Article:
• NoiseNet

Noise pollution has increased since the pandemic began as people are socialising at home



A recent survey found that just under one third of UK residents have difficulty sleeping because of noise pollution - a problem that has only worsened with the pandemic.

As people are unable to go out, socialising, drinking, playing loud music and other leisure activities are happening from home - this has led to a significant increase in household noise.

According to a survey of 1,646 Brits, conducted by the sustainable insulation company Rockwool, 31 percent of the population now finds it difficult to sleep - and one third say that they’ve noticed an increase in noise since the March 2020 lockdowns. With three in ten people surveyed saying noise has stopped them from opening their doors and windows. Overall 77 percent of people said they hear unwanted noise in their homes.

“The pandemic has led to more people working, studying, and spending time in their own homes. With this they’ve become more aware of unwanted noise and our results show it’s having a detrimental effect on their ability to relax, unwind, or even sleep,” said Darryl Matthews, managing director of Rockwool.

“This data shows that noise is a serious problem, impacting on our quality of life and the enjoyment of our homes.” Gloria Elliott OBE, Chief Executive of the Noise Abatement Society added. “Noise is a major nuisance, but worse than that it can also seriously affect people’s health and wellbeing,” she said.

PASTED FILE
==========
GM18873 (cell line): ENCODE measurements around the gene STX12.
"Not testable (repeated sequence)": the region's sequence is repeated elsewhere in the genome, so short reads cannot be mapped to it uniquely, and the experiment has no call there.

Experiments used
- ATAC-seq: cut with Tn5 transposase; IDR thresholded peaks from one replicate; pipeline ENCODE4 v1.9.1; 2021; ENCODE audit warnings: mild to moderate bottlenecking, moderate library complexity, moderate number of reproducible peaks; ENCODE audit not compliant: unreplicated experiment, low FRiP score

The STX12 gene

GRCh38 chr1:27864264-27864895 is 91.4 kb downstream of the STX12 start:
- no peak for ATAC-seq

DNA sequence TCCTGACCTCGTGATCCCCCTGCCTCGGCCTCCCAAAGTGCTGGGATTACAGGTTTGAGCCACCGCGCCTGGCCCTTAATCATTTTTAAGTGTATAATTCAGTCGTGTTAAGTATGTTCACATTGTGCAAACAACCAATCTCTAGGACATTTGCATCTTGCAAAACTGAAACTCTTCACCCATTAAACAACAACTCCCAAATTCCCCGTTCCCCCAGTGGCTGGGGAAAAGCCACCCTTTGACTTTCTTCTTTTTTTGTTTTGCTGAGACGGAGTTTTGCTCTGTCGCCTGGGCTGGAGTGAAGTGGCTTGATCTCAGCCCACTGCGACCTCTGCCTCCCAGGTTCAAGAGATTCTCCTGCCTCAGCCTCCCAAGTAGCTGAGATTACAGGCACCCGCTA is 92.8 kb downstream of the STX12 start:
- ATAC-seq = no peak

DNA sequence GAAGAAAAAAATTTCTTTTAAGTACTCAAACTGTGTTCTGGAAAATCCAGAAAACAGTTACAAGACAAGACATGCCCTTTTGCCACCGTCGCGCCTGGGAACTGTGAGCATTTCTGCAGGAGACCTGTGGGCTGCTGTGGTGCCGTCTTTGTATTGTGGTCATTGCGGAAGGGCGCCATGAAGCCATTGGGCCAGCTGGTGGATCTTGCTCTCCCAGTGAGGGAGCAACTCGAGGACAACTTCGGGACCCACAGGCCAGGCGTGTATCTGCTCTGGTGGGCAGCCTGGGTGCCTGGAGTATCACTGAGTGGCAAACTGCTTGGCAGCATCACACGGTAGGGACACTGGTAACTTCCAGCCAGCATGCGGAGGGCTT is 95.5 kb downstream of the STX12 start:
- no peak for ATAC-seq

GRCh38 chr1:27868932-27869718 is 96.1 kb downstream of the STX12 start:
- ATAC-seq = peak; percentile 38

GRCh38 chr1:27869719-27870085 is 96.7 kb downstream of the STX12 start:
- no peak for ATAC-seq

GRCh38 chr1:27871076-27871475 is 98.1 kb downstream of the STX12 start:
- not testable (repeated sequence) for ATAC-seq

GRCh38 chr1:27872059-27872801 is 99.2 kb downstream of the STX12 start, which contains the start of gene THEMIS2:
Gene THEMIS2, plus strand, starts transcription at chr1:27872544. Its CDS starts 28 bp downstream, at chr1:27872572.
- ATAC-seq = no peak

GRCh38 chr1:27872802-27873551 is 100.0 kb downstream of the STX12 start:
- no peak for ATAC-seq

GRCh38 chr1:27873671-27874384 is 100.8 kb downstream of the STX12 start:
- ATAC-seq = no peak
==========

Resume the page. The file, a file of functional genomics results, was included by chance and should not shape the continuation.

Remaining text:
Furthermore, figures obtained by Rockwool from local officials suggest the pandemic has led to a 29 percent increase in noise complaints.

The biggest rises in noise complaints came from Birmingham City Council with an increase of 156 percent, the London Borough of Richmond Upon Thames with a 99 percent increase and London Borough of Bexley with a 76 percent increase in 2020 as compared with figures from the previous year.


Regulators struggle to monitor and manage these types of noise complaints, particularly outside of working hours. The cost and effort involved in investigation means many organisations are struggling under a backlog of complaints, meaning residents can suffer for months before investigations even begin. NoiseNet works with government authorities, using technology to make the investigation and resolution of noise complaints faster, cheaper and more accurate.




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